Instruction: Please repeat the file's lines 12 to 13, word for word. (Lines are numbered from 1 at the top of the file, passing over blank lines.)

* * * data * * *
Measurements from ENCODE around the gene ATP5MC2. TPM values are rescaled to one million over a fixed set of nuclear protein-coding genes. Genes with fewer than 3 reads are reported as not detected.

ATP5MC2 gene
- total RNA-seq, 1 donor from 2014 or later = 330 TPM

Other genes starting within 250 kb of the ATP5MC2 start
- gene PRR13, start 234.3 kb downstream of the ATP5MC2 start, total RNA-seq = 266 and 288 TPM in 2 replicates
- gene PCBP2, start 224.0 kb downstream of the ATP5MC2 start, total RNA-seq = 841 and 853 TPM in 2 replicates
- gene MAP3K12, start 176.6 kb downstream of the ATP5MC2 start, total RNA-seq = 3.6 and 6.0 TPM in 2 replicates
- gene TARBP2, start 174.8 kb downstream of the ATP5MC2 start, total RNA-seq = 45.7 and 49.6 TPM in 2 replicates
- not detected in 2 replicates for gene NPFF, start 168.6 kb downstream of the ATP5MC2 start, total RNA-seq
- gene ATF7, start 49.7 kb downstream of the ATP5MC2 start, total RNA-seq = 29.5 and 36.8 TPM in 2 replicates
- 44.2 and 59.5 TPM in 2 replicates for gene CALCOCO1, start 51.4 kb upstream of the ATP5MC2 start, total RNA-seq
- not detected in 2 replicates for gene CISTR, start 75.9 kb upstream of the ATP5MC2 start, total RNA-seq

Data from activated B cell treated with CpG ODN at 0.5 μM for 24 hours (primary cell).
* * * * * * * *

- not detected in 2 replicates for gene CISTR, start 75.9 kb upstream of the ATP5MC2 start, total RNA-seq

Data from activated B cell treated with CpG ODN at 0.5 μM for 24 hours (primary cell).